Off the Grid: Louisiana


It’s always amazing to me how markedly our surrounding environments affect our bodies, minds, and spirits. Whether visiting another city or escaping to the wilderness, I find that my city grip is loosened, maybe not completely but certainly significantly, when I get out of town. My mind can become cavernous (space to truly focus and think, how glorious!), and my spirit joyfully invites in the benefits of retreat; even my body seems to release its typical tight spots, softening, opening. Even so, I would never have guessed that a trip to Louisiana with some girlfriends – to first celebrate a dear friend’s wedding and then make the most of our proximity to New Orleans and its Mardi Gras festivities – would offer me such a strong sense of refreshment, clarity, purpose, and drive.

Within the course of our four days away, we left winter for spring, woke up to summer, braved a cooling fall night and chilly morning, and returned back to NYC’s relentless winter season. These drastic seasonal changes made our four days feel like a much more substantial passage of time, and perhaps it was this that contributed to the personal growth that ensued – time’s provision of linear space opening our awareness to our habits and values, instigating subtle to large changes here and there…

I used to travel endlessly. My family set a hunger for travel in my bones with our many road trips through the States. I carried this with me into college, studying abroad and traveling elsewhere to dance, and extended my stay in a cheaper apartment to pay for excursions abroad. Each trip opened the bounds of my Midwestern-girl scope and planted seeds for further personal growth. In the weeks leading up to our Southern voyage, my cravings for travel started peeking out of their hideaway. Nostalgia was cropping up in my daily life as well, particularly on my yoga mat, highlighting and simultaneously altering my relationship with the past by yes, noting those past experiences, but even more notably underlining my present moment and sending my eyes and heart towards the future. I feel as if these two factors, along with a desperate need to escape my daily grind, only heightened my recognition of Louisiana’s fresh air, my lack of responsibility in the ways of work, and the vast opportunities for fun that lay in front of us once we stepped off the plane. To have such a broad, blank slate of time to explore was an unbelievable treat that offered me the chance to drop my day-to-day and cave in to community, spontaneity, and culture in a beautiful way.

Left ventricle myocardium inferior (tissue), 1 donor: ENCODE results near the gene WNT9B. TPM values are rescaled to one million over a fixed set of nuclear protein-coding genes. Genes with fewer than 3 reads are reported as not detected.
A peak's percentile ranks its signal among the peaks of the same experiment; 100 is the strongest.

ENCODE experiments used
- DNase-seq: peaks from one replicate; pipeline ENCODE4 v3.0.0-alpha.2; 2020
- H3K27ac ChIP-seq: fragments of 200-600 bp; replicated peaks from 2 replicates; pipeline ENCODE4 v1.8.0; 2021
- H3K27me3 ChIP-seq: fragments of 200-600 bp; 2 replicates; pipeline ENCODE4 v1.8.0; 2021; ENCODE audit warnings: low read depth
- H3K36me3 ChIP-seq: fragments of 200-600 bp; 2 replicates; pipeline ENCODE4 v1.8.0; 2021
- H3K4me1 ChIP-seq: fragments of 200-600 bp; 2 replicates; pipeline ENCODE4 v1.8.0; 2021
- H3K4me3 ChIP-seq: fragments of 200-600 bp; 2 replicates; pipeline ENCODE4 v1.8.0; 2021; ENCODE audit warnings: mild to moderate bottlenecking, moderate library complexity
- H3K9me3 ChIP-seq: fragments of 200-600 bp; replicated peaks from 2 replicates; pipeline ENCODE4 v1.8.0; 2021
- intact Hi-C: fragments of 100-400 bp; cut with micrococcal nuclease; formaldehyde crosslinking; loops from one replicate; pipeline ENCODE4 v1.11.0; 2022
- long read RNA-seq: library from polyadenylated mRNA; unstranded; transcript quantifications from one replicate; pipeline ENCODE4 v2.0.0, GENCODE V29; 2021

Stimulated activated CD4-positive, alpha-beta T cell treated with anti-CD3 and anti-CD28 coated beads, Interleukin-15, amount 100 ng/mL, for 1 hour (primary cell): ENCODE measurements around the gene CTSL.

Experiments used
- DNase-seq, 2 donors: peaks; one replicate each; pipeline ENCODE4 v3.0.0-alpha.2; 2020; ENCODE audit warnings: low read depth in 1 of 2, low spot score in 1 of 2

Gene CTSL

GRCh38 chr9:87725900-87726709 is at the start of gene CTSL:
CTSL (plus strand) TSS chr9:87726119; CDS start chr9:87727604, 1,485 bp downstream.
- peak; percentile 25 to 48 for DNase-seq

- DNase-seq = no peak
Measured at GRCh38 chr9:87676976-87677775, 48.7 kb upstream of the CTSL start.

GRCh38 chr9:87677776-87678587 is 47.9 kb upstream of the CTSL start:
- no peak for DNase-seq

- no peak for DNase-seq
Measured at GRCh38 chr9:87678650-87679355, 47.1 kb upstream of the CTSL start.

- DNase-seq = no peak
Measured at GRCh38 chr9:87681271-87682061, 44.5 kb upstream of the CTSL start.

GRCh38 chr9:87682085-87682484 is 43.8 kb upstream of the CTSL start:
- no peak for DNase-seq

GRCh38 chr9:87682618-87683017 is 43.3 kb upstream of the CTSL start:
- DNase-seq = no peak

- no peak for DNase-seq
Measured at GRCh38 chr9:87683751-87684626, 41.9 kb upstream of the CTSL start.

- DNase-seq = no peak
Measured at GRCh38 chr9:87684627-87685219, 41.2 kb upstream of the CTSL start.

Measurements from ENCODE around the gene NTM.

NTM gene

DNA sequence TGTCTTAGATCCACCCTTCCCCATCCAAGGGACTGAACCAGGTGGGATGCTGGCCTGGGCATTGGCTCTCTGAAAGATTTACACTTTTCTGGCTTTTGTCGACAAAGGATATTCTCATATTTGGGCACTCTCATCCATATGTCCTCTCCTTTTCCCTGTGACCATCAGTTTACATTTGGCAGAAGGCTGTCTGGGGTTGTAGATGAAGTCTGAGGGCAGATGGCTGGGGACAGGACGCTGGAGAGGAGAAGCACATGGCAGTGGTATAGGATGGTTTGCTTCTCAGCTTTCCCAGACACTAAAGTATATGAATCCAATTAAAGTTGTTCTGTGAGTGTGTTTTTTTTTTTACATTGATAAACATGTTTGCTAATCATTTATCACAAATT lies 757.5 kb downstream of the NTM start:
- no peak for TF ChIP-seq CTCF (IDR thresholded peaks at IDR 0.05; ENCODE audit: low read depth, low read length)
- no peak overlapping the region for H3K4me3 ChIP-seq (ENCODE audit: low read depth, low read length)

Meeting new people in foreign places, especially locals, always excites me; learning of others’ traditions can be so eye-opening and intriguing.  Meeting new people, too, magnifies my sense of my outer identity and makes me consider the essence of my being:

Who am I?

Which pieces of myself will I share in this place with these people?

Which pieces of myself will I explore through this interaction, and this one?

I recently came across a meditative exercise entitled ‘Who Am I’ that endeavored to showcase the way thoughts and emotions can spill onto our identity, covering, blurring our sense of our true core. Reading about it made me wonder about the ways we humans piece our lives together. Each of us has had and will continue to have such a different journey along the ride of life, and each of these journeys is composed of so many pieces that can hardly be predicted and perhaps aren’t even as true to our deepest selves as we imagine them to be.

If you break down the word ‘vinyasa’ to its Sanskrit roots, you come up with a definition of ‘to place/put together in a special way’. Vinyasa classes are most commonly known for their flow, their movement linked to the breath with seamless transitions from one asana to the next; a unique aspect of this style of yoga is its creative sequencing. We certainly could characterize our lives, and the choices that we make each and every day, as their own sort of vinyasas, no? As human beings, the differences we share in the ways of genetic makeup and circumstance are distinguished all the more by the act of choice. Sensing my trip’s deep effects on my inner strength (self-confidence and motivation) and my physical body (relief from a cold and stability in my body’s physique even despite a lessening in my typical exercise regimen) brings numerous questions to mind…how does a different locale with its fresh population and string of experiences affect us in those initial moments of contact? How do those same elements inspire the moments that arise after we depart from such a place? With such a mix of factors, it becomes challenging, maybe even impossible, to pinpoint definitive answers to such questions. I presume, though, that space in whichever form we find it can be a catalyst towards refreshing our personal life-vinyasas.